Consider the collision between a projectile with a diatomic molecule with the geometry shown in

Fig. 1. The origin of the coordinate system is taken at the center C of the molecule AB. We will

**Fig. 1.**
Coordinate system in the laboratory frame for ion-H_{2} collisions.

**Fig. 1.**
Coordinate system in the laboratory frame for ion-H_{2} collisions.

assume that there is only one active electron which has coordinates

**r**_{A} and

**r**_{B} with respect to A and B, respectively, and

**r**_{P} with respect to the projectile. In the perturbation approximation, the amplitude a

_{fi}(b) for transition from the initial state |i> to final state |f> is obtained from

where V

_{P} is the electron-projectile interaction. In (1), the time-dependent initial state wavefunction is given by

and the final state time-dependent wavefunction is given by

where y

_{f} is the electronic wavefunction centered at the projectile. Since the projectile is moving at a velocity v with respect to the origin of the target molecule, a plane-wave electron translational factor is included in the time-dependent wavefunction. Atomic units are used throughout this paper unless otherwise noted. If one writes the initial state electronic wavefunction for the diatomic molecule as

then the scattering amplitudes can be expressed explicitly as

where w= e

_{f} - e

_{i}. The quantities above are defined with respect to the origin at C. We note that the first integral is identical to the electron capture amplitude between the projectile with atom A except for the constant phase factor, and the second integral is similar to the amplitude for capture from atom B, except for a phase factor. To find the phase factor, assume that the time integration with respect to C is from –T to +T, where t=0 is taken to be when the projectile is at the distance of closest approach. By shifting the integration from d

**r** to d

**r**_{A}, the first integral can be written as

where

$\overrightarrow{\rho}$ is the internuclear distance vector. We next transform the time integration so that t’=0 when the projectile is at the distance of closest approach with respect to center A. The time t for the wavefront of the projectile to travel from A to C is t= (r cos q )/(2v) where q is the angle of the molecular axis with respect to the beam direction. Such a shift results in an additional phase factor exp [ iv(r/2) cos q -i (w+v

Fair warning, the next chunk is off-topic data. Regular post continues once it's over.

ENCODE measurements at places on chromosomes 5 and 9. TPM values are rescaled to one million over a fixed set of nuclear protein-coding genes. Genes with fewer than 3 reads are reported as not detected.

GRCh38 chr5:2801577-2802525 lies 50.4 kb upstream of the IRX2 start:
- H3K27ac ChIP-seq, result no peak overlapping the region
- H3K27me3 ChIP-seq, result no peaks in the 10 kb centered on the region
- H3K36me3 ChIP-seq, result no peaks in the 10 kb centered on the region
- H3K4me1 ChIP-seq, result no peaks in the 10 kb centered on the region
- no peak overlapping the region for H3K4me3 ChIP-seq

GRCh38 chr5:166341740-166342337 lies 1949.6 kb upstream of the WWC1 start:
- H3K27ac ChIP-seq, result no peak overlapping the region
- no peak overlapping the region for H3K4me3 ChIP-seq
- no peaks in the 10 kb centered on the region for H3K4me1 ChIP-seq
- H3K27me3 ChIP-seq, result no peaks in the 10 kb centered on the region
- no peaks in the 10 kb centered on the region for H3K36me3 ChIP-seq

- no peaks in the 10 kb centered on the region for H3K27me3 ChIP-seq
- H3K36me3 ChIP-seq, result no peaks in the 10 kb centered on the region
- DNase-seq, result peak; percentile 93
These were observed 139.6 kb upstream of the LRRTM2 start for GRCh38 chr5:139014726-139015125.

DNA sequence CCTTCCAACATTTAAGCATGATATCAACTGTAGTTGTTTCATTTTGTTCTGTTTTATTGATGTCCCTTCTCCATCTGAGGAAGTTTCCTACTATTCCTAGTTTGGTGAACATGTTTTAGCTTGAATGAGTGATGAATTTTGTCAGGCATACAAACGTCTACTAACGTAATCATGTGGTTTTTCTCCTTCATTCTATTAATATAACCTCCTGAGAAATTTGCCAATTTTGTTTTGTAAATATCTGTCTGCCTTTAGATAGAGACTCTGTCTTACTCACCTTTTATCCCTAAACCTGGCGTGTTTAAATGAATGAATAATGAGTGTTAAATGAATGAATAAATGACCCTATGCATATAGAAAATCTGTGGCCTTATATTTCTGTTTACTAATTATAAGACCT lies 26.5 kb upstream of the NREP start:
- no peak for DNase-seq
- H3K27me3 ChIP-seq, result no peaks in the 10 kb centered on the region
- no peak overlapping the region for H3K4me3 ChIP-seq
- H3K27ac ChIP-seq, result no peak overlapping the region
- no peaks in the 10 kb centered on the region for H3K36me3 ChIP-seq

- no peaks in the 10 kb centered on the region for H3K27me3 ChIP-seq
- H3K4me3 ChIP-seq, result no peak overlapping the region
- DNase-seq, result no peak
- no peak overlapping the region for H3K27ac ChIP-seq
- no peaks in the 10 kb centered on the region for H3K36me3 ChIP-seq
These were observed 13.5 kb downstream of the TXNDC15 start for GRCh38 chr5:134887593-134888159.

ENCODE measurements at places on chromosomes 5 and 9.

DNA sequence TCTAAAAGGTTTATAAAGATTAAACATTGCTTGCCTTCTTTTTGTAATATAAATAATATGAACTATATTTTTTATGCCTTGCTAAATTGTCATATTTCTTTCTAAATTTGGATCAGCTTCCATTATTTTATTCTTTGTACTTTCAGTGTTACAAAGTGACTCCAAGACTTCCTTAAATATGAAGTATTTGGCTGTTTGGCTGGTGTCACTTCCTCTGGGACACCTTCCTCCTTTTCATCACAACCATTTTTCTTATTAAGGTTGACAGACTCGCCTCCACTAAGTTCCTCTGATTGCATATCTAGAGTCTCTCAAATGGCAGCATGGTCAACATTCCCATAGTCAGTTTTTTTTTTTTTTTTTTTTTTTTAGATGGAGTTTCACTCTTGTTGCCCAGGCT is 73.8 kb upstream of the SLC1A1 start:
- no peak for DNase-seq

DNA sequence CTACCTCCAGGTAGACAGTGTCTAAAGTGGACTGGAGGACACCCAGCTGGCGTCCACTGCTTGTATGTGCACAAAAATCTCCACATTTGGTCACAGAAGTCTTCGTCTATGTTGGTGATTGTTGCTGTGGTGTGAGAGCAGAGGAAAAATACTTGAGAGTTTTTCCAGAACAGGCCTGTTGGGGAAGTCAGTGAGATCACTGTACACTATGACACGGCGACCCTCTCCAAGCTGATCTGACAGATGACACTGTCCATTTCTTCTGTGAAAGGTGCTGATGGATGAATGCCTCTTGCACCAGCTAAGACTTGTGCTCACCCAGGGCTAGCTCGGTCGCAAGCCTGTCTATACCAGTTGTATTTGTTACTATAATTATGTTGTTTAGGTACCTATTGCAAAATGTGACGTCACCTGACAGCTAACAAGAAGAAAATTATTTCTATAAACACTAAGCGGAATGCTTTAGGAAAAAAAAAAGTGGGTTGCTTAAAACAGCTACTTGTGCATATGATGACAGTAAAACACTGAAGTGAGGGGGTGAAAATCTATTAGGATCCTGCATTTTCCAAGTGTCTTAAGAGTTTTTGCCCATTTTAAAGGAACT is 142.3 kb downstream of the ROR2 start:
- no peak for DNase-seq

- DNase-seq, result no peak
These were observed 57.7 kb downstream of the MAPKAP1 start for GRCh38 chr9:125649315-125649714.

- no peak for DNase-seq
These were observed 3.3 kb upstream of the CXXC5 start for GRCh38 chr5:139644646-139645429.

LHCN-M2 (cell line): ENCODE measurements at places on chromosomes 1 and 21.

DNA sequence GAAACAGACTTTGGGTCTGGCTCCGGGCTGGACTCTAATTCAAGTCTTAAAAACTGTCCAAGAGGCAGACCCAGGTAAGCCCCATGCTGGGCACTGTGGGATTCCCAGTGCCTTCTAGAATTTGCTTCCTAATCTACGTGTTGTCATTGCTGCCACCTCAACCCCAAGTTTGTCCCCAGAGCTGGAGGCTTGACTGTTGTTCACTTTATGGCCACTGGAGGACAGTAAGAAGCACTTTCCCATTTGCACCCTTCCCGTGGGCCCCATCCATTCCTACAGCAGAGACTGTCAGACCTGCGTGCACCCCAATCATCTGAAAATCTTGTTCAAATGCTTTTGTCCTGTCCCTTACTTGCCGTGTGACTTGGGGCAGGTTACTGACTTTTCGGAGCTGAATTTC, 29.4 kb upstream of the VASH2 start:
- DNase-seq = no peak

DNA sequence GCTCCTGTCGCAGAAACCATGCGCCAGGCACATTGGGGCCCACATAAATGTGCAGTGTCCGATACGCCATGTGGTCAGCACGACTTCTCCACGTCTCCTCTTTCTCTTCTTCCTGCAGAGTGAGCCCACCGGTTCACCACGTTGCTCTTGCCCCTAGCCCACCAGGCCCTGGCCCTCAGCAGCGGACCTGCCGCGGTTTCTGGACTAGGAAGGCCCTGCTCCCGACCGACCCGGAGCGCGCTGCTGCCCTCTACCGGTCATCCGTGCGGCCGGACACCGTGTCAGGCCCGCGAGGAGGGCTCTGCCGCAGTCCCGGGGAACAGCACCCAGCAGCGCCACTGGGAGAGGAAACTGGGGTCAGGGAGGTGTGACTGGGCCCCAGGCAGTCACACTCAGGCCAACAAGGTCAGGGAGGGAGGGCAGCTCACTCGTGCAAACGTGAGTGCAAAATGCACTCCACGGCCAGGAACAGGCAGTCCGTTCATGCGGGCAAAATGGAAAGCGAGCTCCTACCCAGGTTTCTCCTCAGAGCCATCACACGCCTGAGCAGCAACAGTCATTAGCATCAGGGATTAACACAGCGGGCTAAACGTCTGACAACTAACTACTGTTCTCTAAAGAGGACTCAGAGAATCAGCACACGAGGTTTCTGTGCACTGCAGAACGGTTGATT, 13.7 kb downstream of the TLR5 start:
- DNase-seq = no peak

^{2}/2)t ]. A similar procedure can be applied to the second integral in (5). Retaining only the relative phase, the electron capture amplitude can be expressed as

where

**b**_{A} and

**b**_{B} are the impact parameters with respect to atom A and atom B, respectively. Thus equation (7) expresses the electron capture amplitudes in ion-molecule collisions in terms of electron capture amplitudes in ion-atom collisions.

To obtain alignment-dependent electron capture cross section, we need to integrate over the impact parameter plane for each molecular alignment angle. Choose z-axis to be along the beam direction, the impact parameter plane is defined to be the xy-plane with

(see

Fig. 2). Let q and f be the azimuthal angles of the molecule, then the position of atom

**Fig. 2.**
The impact parameter plane in an ion-molecule collision. The projectile is moving out of the plane.

**Fig. 2.**
The impact parameter plane in an ion-molecule collision. The projectile is moving out of the plane.

A is given by

and

${\overrightarrow{R}}_{B}=-{\overrightarrow{R}}_{A}$. This allows us to calculate b

_{A} and b

_{B}, i.e., the impact parameters needed for atoms A and B, respectively,

For each aligned molecule, the probability at a given b is obtained from

where P(b,a) is obtained from (8a) or its unitarized version (8b). The cross section for electron capture from an aligned molecule is then obtained from

and electron capture cross section averaged over all the alignments of the molecule is given by